A bunch of top fantasy basketball minds have agreed to participate in a Roundtable Debate. It’s my turn again.
This Week’s Topic
With the 2000's behind us, I wanted to ask the top basketball minds who they thought was the fantasy player of the decade.
Alex of BleacherCreatureRotoTalk.com
This one is close. Who is the top fantasy basketball player of the 2000s? It comes down to three candidates: Sean Marion, Ben Wallace, and Jason Kidd. These three dominated the fantasy landscape for a good portion of the 2000s.
While Chris Paul and Lebron James are also on this level, they have really only hit their stride toward the end of the decade. For that reason, we leave them off the list.
They call him "The Matrix" because he jumps like the characters in the movie The Matrix. Making athletic, high-flying moves that most human beings cannot make.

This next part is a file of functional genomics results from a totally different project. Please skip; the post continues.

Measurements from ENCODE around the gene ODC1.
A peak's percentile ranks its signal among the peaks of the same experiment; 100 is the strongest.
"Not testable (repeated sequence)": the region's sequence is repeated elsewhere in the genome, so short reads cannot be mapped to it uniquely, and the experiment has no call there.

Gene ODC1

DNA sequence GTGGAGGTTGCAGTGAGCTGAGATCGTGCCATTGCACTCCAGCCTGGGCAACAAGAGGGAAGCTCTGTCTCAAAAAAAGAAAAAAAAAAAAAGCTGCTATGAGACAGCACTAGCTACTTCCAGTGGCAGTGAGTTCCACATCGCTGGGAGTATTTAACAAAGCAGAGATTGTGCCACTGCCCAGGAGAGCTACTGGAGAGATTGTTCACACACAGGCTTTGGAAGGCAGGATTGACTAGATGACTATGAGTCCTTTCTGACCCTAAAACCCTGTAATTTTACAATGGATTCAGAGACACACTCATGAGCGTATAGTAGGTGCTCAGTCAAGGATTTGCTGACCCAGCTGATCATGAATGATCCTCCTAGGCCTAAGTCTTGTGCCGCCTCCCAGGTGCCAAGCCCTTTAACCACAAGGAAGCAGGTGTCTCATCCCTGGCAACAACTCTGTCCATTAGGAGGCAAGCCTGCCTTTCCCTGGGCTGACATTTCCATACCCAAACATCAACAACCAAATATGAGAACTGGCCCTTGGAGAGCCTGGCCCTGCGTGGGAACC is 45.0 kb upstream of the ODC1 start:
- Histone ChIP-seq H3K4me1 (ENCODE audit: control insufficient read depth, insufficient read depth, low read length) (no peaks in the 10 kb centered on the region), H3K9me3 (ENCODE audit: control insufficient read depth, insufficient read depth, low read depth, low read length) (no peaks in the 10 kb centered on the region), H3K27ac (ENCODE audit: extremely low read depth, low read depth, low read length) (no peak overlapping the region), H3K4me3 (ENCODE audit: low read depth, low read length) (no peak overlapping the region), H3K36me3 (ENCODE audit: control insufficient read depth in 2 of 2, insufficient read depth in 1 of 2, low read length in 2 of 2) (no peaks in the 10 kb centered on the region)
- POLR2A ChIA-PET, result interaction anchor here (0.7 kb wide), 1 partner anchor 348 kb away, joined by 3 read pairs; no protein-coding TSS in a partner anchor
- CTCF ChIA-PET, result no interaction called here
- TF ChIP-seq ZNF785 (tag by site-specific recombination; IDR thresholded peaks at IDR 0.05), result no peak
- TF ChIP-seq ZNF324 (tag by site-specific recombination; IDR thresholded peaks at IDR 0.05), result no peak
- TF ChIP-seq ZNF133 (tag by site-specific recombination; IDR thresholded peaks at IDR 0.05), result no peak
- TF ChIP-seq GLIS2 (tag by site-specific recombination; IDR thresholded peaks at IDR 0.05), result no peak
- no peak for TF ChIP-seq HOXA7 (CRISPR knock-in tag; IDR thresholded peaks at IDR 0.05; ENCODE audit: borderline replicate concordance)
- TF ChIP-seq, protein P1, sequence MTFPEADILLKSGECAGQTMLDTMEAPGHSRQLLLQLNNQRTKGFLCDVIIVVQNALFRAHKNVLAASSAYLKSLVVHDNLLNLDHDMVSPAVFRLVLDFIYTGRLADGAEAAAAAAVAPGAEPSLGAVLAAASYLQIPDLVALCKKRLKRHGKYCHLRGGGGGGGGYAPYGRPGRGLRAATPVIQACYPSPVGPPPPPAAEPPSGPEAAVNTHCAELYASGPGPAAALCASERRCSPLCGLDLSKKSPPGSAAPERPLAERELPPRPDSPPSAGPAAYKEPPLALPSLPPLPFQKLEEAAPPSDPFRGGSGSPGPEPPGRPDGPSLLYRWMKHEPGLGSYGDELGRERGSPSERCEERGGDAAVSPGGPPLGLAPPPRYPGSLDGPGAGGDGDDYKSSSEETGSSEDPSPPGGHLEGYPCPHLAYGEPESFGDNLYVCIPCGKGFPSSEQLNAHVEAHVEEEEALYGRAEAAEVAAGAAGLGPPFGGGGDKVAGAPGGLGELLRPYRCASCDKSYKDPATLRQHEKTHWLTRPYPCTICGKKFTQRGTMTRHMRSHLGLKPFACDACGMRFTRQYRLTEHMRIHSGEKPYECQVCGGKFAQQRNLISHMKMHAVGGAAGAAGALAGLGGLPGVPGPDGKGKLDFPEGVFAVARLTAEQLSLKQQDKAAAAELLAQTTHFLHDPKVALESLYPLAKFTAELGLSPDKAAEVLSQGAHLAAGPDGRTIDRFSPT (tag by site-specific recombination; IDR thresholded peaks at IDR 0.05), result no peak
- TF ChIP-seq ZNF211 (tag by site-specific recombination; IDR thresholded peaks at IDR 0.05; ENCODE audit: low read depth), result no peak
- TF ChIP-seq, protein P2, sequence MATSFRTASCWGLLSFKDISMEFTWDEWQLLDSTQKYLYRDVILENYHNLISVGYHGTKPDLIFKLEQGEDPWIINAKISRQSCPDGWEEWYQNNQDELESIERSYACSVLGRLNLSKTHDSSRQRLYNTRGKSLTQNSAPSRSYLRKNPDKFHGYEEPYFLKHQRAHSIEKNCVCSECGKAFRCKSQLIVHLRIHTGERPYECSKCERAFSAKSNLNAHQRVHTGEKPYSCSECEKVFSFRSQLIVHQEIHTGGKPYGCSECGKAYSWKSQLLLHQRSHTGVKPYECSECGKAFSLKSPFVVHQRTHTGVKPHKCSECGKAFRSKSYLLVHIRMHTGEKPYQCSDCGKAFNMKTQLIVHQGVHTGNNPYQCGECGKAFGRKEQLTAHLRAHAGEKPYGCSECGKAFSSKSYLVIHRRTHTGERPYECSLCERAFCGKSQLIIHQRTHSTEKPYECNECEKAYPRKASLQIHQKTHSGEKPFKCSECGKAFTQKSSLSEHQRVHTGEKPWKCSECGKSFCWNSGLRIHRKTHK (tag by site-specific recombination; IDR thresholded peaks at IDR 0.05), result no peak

While he is at the tail end of his career, during the early and mid 2000s Shawn Marion was a dominant NBA player. Over the course of the 2000s he averaged 16.6pts, 9.8 rebounds, 2.0 assists, 1.8 steals, and 1.3 blocks, all while shooting 48 percent from the field and 81 percent from the free throw line.
They call him Big Ben because he is freaking huge. For years Big Ben Wallace was the personification of an intimidating big man.
He won defensive player of the year four times throughout the 2000s. While most NBA stars make a name for themselves on the offensive end of the court, Big Ben earned his reputation by playing defense. Rebound, steals, and blocks were what his game was all about.